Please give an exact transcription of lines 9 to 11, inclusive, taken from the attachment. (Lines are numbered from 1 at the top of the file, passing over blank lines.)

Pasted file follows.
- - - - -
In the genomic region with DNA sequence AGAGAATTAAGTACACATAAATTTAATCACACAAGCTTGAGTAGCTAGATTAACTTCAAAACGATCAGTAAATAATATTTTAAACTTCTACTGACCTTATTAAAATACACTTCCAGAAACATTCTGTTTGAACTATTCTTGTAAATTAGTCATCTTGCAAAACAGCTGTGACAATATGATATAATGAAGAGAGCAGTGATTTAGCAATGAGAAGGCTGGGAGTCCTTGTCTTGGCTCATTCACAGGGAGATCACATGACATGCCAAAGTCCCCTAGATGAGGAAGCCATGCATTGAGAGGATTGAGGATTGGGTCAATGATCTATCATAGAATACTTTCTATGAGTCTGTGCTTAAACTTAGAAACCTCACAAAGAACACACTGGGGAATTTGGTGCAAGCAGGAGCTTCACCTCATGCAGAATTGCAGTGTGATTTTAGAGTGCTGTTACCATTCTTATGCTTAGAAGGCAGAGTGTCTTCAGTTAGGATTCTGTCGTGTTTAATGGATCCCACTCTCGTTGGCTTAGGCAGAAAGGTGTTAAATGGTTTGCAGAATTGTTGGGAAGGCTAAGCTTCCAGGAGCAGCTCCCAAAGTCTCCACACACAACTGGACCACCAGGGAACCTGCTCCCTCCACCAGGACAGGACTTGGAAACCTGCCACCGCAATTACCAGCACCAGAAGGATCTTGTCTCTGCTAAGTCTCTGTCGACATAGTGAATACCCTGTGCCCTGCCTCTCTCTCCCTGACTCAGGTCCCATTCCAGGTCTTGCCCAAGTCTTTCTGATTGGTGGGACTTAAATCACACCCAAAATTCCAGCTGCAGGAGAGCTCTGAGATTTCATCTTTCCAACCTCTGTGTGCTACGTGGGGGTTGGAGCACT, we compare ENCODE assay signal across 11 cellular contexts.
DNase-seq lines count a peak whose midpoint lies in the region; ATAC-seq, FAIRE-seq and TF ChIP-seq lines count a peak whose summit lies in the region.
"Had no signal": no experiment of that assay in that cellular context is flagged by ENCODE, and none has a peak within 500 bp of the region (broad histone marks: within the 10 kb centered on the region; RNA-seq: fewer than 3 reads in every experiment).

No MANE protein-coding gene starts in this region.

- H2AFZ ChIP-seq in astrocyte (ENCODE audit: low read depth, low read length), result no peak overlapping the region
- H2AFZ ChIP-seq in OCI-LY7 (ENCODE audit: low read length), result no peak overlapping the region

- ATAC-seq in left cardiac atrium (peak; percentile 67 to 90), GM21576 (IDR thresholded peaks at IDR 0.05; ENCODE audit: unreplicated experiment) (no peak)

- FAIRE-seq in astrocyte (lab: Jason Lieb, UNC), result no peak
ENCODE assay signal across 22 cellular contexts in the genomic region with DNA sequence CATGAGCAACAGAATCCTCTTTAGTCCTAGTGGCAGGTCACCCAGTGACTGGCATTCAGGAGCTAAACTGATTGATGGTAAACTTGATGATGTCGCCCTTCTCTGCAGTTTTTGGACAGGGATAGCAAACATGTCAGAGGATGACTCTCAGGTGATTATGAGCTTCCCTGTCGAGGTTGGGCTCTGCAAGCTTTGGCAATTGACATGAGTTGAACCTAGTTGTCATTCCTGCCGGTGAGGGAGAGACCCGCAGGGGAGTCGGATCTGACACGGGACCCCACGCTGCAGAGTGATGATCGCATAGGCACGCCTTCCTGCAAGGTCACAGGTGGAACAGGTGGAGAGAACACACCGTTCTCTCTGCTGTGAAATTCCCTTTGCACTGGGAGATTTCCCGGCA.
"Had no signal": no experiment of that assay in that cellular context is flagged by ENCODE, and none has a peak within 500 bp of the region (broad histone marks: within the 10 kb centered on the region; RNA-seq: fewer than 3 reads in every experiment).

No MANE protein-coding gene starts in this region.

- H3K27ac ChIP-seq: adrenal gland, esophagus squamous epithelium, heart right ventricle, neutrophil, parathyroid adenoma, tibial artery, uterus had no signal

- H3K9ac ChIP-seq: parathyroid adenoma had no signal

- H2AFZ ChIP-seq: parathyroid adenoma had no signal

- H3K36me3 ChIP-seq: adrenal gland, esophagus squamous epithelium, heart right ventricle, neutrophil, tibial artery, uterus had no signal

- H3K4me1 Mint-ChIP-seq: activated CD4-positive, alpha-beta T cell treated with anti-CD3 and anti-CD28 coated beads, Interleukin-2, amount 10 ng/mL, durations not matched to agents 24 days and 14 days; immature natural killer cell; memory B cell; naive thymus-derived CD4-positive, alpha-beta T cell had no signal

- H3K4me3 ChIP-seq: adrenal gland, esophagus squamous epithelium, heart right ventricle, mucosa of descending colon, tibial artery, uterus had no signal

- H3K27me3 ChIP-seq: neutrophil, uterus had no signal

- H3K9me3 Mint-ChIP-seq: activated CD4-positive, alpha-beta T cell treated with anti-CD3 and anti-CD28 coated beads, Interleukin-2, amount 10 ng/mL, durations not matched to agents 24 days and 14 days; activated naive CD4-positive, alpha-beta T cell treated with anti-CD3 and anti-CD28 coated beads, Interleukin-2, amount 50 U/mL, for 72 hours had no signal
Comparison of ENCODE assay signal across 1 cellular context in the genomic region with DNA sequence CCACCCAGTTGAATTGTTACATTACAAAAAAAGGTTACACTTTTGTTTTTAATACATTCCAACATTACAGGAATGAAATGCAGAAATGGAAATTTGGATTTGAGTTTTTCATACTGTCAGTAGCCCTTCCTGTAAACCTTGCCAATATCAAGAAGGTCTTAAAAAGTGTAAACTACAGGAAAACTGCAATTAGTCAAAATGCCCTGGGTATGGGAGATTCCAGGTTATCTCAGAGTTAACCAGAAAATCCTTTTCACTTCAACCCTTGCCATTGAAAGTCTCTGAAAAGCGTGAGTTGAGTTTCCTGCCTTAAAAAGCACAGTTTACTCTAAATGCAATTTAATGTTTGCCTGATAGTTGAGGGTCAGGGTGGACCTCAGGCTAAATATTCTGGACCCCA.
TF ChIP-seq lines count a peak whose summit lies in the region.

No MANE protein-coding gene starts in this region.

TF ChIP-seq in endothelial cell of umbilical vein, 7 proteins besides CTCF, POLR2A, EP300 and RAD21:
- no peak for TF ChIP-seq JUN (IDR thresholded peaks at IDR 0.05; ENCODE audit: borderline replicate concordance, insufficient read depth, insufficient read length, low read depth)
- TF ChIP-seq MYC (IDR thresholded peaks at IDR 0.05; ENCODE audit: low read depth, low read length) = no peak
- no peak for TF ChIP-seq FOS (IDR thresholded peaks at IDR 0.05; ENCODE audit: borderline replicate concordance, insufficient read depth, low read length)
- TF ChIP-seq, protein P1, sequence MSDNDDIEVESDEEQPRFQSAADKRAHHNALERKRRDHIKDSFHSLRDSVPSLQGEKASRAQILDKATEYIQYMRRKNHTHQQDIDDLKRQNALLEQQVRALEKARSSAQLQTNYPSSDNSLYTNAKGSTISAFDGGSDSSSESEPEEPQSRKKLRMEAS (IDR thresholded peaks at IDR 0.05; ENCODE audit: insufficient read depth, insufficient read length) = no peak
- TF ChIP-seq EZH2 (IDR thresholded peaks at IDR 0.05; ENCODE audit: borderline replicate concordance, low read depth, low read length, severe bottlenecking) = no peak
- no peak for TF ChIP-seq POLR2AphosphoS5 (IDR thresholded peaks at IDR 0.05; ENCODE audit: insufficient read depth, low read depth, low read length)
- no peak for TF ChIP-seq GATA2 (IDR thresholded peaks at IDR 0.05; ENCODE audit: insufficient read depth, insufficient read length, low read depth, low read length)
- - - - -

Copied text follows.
ENCODE assay signal across 22 cellular contexts in the genomic region with DNA sequence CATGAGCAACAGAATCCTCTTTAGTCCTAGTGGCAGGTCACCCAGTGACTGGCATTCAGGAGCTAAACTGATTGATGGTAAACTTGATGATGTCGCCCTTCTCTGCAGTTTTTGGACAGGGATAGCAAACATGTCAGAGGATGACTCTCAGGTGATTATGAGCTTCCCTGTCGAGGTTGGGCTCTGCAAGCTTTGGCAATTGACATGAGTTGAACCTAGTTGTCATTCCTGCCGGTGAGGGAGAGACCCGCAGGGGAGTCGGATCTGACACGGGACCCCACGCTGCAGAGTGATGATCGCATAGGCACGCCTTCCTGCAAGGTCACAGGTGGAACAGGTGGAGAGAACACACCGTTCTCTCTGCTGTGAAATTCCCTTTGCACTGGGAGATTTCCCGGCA.
"Had no signal": no experiment of that assay in that cellular context is flagged by ENCODE, and none has a peak within 500 bp of the region (broad histone marks: within the 10 kb centered on the region; RNA-seq: fewer than 3 reads in every experiment).

No MANE protein-coding gene starts in this region.